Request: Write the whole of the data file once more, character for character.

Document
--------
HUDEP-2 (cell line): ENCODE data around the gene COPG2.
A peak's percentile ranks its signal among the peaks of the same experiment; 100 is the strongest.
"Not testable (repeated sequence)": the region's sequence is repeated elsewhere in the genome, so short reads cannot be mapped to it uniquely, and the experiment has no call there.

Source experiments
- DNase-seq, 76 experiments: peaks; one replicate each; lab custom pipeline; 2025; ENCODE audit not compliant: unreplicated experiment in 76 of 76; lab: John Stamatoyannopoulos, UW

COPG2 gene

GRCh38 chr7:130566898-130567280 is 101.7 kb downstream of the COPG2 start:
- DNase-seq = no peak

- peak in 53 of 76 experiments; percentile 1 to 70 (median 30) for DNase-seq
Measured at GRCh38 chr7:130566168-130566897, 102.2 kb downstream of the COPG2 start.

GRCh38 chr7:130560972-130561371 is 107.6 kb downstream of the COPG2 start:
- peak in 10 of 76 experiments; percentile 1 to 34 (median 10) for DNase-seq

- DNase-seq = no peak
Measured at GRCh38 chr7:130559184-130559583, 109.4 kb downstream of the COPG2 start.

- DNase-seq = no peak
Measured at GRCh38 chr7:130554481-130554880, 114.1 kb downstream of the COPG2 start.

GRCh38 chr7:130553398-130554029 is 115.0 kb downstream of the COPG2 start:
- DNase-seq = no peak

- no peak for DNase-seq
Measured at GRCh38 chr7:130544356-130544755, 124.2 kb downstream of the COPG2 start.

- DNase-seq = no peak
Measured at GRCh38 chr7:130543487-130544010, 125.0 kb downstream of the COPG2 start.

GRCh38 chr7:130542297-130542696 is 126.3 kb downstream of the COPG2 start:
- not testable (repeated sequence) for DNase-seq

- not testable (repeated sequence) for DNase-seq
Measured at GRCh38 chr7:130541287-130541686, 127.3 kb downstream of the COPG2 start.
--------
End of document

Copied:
HUDEP-2 (cell line): ENCODE data around the gene COPG2.
A peak's percentile ranks its signal among the peaks of the same experiment; 100 is the strongest.
"Not testable (repeated sequence)": the region's sequence is repeated elsewhere in the genome, so short reads cannot be mapped to it uniquely, and the experiment has no call there.

Source experiments
- DNase-seq, 76 experiments: peaks; one replicate each; lab custom pipeline; 2025; ENCODE audit not compliant: unreplicated experiment in 76 of 76; lab: John Stamatoyannopoulos, UW

COPG2 gene

GRCh38 chr7:130566898-130567280 is 101.7 kb downstream of the COPG2 start:
- DNase-seq = no peak

- peak in 53 of 76 experiments; percentile 1 to 70 (median 30) for DNase-seq
Measured at GRCh38 chr7:130566168-130566897, 102.2 kb downstream of the COPG2 start.

GRCh38 chr7:130560972-130561371 is 107.6 kb downstream of the COPG2 start:
- peak in 10 of 76 experiments; percentile 1 to 34 (median 10) for DNase-seq

- DNase-seq = no peak
Measured at GRCh38 chr7:130559184-130559583, 109.4 kb downstream of the COPG2 start.

- DNase-seq = no peak
Measured at GRCh38 chr7:130554481-130554880, 114.1 kb downstream of the COPG2 start.

GRCh38 chr7:130553398-130554029 is 115.0 kb downstream of the COPG2 start:
- DNase-seq = no peak

- no peak for DNase-seq
Measured at GRCh38 chr7:130544356-130544755, 124.2 kb downstream of the COPG2 start.

- DNase-seq = no peak
Measured at GRCh38 chr7:130543487-130544010, 125.0 kb downstream of the COPG2 start.

GRCh38 chr7:130542297-130542696 is 126.3 kb downstream of the COPG2 start:
- not testable (repeated sequence) for DNase-seq

- not testable (repeated sequence) for DNase-seq
Measured at GRCh38 chr7:130541287-130541686, 127.3 kb downstream of the COPG2 start.